Most people have witnessed children having tantrums in a shopping centre. You may even have been related to the child having the tantrum, yes; I’ll admit that I’ve been there.
Its one thing that a lot of parents dread, I know mothers who will only shop when their children are at school or when their partner is looking after the children. And it’s one question that I’m asked with awe “How do you take your four kids shopping every week?”
So why is the Supermarket tantrum such a common behaviour and a thing so feared by parents?
When my oldest son was little he had a few tantrums before I worked out how to change my behaviour. Now, it’ a very occasional occurrence that one of the kids has a melt down, and it usually happens if I’m stressed or tired.
My first insight was probably the easier one to change. Don’t shop when you or your child/ren are tired or hungry or rushed. Being in the right frame of mind makes such a difference to the outcome of the shopping trip. As an unschooling parent I look at shopping (like everything) as a learning opportunity for my kids.
They can learn so much about food; the different food groups, quality of food, additives, where the foods come from etc. They learn about budgeting, both their own pocket money and the family budget, meal planning and using mathematics with money.
Little ones can learn to read in the supermarket. My six year old pre-reading son loves to play the alphabet game. Where you have to find an A on the signs or packaging, and then a B, and so on. My two year old loves spotting things. Can you see a picture of a dog? Can you see the toilet paper?
With the effort and a bit of imagination you can keep kids engaged with the process and prevent them becoming bored and irritable.
Another thing I recognised in my own behaviour was my misperception that everything my son pointed to he wanted to buy immediately. So often I see Mums smacking their kids hands for taking something off a shelf or berating them, “No! You can’t have that!”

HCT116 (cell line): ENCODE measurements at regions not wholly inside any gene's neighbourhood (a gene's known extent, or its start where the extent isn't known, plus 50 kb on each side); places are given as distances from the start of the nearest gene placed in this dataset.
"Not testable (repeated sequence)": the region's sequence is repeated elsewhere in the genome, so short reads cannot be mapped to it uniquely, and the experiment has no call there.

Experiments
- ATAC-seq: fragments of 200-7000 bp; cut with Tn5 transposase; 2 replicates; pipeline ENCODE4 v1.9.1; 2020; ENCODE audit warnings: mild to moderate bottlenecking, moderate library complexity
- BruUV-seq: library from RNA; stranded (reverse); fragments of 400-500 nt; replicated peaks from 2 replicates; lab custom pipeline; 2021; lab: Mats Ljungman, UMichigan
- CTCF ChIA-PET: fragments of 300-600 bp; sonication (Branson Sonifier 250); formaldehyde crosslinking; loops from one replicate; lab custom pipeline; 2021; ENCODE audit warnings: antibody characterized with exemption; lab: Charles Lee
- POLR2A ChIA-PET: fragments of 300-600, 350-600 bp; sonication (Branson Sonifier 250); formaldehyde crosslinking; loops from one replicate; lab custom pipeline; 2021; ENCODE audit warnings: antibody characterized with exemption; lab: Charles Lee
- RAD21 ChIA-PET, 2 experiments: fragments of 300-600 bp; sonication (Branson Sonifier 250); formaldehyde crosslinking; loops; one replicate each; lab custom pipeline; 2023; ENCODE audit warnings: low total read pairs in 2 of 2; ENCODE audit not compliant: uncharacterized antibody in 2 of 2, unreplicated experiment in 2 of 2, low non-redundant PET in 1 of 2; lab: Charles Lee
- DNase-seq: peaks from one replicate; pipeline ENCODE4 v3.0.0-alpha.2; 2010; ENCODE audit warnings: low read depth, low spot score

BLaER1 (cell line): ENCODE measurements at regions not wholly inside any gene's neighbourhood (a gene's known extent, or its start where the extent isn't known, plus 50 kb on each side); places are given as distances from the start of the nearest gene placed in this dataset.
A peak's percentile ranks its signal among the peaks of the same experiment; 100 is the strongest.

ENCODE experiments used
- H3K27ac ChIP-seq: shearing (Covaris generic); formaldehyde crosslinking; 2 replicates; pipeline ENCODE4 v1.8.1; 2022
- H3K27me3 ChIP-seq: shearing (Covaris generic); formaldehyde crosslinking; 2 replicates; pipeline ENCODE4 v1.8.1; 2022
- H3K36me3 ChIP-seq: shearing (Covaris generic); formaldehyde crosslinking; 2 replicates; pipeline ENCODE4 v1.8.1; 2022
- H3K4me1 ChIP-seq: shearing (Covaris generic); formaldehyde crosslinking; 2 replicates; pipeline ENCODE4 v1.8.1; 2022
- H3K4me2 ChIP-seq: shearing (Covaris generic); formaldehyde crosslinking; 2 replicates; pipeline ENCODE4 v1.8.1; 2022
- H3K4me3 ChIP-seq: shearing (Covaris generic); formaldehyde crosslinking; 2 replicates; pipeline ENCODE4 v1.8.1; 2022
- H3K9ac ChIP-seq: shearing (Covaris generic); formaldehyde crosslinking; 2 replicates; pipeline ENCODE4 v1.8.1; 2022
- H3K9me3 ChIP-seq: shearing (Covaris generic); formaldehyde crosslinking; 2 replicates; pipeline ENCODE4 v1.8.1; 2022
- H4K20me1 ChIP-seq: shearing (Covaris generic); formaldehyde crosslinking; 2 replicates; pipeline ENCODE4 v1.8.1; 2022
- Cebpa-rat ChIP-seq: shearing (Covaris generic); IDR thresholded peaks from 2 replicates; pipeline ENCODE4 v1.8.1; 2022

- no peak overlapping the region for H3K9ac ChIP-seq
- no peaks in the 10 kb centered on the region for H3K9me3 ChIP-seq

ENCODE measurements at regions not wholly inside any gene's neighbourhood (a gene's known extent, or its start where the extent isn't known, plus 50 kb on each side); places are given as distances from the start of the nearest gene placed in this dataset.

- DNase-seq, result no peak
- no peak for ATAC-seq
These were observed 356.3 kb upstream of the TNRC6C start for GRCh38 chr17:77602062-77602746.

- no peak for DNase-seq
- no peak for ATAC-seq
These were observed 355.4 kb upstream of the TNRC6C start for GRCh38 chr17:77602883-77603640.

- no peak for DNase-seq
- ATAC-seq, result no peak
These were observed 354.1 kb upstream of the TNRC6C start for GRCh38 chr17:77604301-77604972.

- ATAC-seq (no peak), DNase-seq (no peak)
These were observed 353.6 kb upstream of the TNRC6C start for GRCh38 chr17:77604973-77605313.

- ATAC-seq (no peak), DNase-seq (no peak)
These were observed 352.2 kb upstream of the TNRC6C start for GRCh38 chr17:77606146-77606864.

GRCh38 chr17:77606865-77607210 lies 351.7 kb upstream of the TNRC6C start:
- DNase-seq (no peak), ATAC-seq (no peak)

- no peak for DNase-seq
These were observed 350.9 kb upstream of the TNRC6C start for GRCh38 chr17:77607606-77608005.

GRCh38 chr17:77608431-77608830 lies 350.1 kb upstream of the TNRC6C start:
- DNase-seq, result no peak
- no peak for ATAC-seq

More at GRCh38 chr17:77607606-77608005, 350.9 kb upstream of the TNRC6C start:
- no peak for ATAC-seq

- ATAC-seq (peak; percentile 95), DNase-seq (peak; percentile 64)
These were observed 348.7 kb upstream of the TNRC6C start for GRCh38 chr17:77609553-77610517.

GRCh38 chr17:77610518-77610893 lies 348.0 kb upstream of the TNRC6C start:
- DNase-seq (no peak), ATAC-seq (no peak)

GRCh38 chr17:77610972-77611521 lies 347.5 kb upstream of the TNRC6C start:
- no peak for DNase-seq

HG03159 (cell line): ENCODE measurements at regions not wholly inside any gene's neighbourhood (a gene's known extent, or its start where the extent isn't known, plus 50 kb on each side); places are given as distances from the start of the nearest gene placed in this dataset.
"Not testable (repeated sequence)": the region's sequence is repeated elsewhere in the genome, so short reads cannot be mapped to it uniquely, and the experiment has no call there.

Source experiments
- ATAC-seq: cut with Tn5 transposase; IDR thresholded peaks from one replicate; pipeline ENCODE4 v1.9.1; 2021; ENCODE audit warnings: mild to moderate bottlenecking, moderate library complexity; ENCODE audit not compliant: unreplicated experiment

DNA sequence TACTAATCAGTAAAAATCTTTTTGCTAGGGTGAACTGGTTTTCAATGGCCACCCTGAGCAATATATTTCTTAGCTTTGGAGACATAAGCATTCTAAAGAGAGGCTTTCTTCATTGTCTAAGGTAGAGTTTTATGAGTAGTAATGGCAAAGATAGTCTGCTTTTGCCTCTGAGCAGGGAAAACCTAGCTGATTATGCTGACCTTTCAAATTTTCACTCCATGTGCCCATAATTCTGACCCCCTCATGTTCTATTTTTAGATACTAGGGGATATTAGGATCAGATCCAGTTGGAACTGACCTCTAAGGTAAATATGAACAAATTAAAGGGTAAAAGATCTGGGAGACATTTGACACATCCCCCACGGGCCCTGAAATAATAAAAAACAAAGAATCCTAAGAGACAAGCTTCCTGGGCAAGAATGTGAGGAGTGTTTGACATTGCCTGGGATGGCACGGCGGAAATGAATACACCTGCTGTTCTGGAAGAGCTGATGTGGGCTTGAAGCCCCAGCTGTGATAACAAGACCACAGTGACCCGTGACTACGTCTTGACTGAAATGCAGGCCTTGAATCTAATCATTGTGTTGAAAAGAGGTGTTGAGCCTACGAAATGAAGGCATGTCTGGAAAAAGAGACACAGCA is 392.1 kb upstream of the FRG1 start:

Let me put it this way, imagine if you were shopping with your partner or a friend and every time you pointed to something pretty or interesting your partner/friend yelled at you, “No! You can’t have that! Don’t even look at it!”
As adults we call it window shopping and its ok for us to look at things, to browse, even if you can’t afford to buy something or probably won’t ever buy the object.
Encourage your kids to window shop. If my child picks up a Teddy bear and says “Look at this Mum!” I stop and look. I get down at their level and say how soft the teddy is, how cute it is and maybe even have a cuddle with it myself. Then we put it back and continue shopping. Sometimes I point out interesting things for my children to look at.
When a child is older and directly asks to buy something I think it’s important not to automatically say NO. This sets up a negative vibe. If I really can’t or don’t want to buy something I find that my kids understand logic, so I explain to them why I won’t buy it.
There are certain diffusion responses I use too. Especially if I can see that asking for the product is just a whim brought about by bright packaging or advertising.
Yes, we can save up to buy that.
Yes, that’s expensive though, I could buy that for your birthday or for Christmas.
Yes you can get that next time you have spare pocket money.
Sometimes they save up to buy something they have seen and other times they forget about it or decide that they don’t really want it.
My last observation about children having tantrums in shopping malls is that parents really seem to fear the judgement of others. And it is true that judgement is alive and well! Feelings like, Oh my god, everyone is looking at me, they all think I am a bad mother, Everyone’s thinks I should smack my child and make her stop, are some of the thoughts I’ve had.
But remember that these thoughts are about how you the parents feel; they may not even be true. Often people are sympathetic, most of them have been there themselves. And it’s really not about you. It’s the child that is distressed.
My best advice would be to take a deep breath and forget what others may be thinking and focus on your child. If you need to wait and sit it out so be it!
So if you happen to be shopping and you come across a child screaming on the floor and a mother sitting cross-legged in the aisle, hand lightly resting on the child’s leg, serenely smiling at passersby, don’t judge. Smile back and say “This too will pass.”, because it could be me.